HERE is a man who is being weighed; but if you look close, you will see that the weights, which are being put in the scale do not seem to be the ordinary iron ones. No; it looks as if they were bags of gold. I can count four; and you see that, as the balance is almost reached, loose coins are being put in from an open bag. What does it all mean? You say, " It is a strange sight, truly; such a one as is not often witnessed."

 You know what a ransom is? A thing of value given to secure the release of a prisoner. In former times, when war was carried on differently from the way it is now, captives were often given a choice between being put to death, and getting a ransom paid to the conqueror in order to secure their being set at liberty. 

Even in more modern times this has been done in countries where there were brigands. These bold robbers would sometimes make prisoners of travelers, carry them off to hiding-places, and then send word to their friends that unless a certain amount of money was paid for their ransom they would be killed.

You may imagine how anxious such a prisoner would be to have the ransom paid, how he would beg and plead with his captors to give him and his friends time to arrange it, and how glad he would be when the ransom was paid and he set free.

Then there is another sort of ransom. 

In war times, men are often drafted into the army who do not want to serve as soldiers and risk their lives. If they cannot give a good reason why the government should let them off, there is only one way to get out of it that is, by furnishing a substitute. So they hunt up men, who, for a certain sum of money, are willing to take their places, and it is looked upon as all right by the government. 

In China this way of getting substitutes is used by rich criminals, who hire men to bear the punishment to which they have been condemned. Yes; sometimes a poor man will even, for a sum of money, suffer death in the place of one who can afford to pay him well for it.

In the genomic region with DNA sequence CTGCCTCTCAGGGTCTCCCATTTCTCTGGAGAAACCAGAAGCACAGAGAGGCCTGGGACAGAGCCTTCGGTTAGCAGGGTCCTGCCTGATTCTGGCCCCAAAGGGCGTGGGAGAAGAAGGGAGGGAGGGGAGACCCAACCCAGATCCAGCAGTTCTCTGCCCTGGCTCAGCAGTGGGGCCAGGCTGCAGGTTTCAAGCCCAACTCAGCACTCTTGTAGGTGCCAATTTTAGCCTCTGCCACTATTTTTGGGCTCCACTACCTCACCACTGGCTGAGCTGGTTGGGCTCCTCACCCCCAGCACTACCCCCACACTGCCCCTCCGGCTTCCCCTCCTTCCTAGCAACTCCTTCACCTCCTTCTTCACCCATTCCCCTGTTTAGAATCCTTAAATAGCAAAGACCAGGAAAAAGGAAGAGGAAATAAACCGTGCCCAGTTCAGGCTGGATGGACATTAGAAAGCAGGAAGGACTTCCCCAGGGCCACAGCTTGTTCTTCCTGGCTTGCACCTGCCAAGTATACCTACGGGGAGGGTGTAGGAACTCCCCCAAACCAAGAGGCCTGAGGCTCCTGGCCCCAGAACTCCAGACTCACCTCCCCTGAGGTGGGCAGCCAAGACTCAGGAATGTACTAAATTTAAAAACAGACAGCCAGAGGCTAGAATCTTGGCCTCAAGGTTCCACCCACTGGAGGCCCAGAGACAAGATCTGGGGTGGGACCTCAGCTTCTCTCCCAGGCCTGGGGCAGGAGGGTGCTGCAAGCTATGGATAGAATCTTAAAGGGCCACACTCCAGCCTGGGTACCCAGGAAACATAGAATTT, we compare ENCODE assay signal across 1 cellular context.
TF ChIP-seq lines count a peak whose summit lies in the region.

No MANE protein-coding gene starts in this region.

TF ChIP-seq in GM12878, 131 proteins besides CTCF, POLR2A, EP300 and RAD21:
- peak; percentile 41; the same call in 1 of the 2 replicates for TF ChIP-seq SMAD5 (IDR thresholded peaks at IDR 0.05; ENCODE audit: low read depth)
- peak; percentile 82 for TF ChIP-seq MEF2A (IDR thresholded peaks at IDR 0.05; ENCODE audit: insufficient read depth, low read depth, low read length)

In India it used to be believed that substitutes could be hired to bear a man's sins and suffer punishment for them in his stead. Thus it has come about that this very thing was done, and the picture shows one of the steps in such a transaction, which actually occurred more than twenty years ago in India.

The rajah of Mysore a native Hindoo prince was told by an astrologer that in two years he must die. When he heard this, he began to think he had better prepare for death. He thought of his great sins, and, knowing they would prevent his reaching Heaven unless they were taken away, he offered to pay liberally for substitutes. There came to him then a number of heathen priests, who declared that they would bear his sins and their punishment, but he must pay them his weight in gold. 

As the rajah was very rich and powerful, he agreed to their terms, and got into one side of a large scale, with all his robes and his sword, while the other side was filled with gold until it overbalanced him. This the substitutes took as their pay, and the rajah believed he was freed from all future responsibility for his sins.

It seems strange to us that any one should believe such a thing as this, for see how unfair it would be! Only a rich and powerful person could ever secure a substitute in this way. The poor and weak would all fail. Quite different is it with the salvation, which Christ offers. This is free. He was not paid, and cannot be paid, for enduring punishment in our stead; and so he offers us all poor and rich, low and high, ignorant and learned salvation freely. All we have to do is to believe what he has said, trust ourselves to him, and, asking his help, begin to live as we believe he would have us live. This is a God-like gift to men, and if we will only accept it with our whole hearts, we have the promise that God will carry on the good work in us; for it is written: "God commendeth his love toward US, in that, while we were yet sinners [that is, while we sinned and did not care],Christ died for us. Much more then, being now justified by his blood, we shall be saved from wrath through him. For if, when we were enemies, we were reconciled to God by the death of his Son, much more, being reconciled, we shall be saved by his life." 

S. S. Visitor.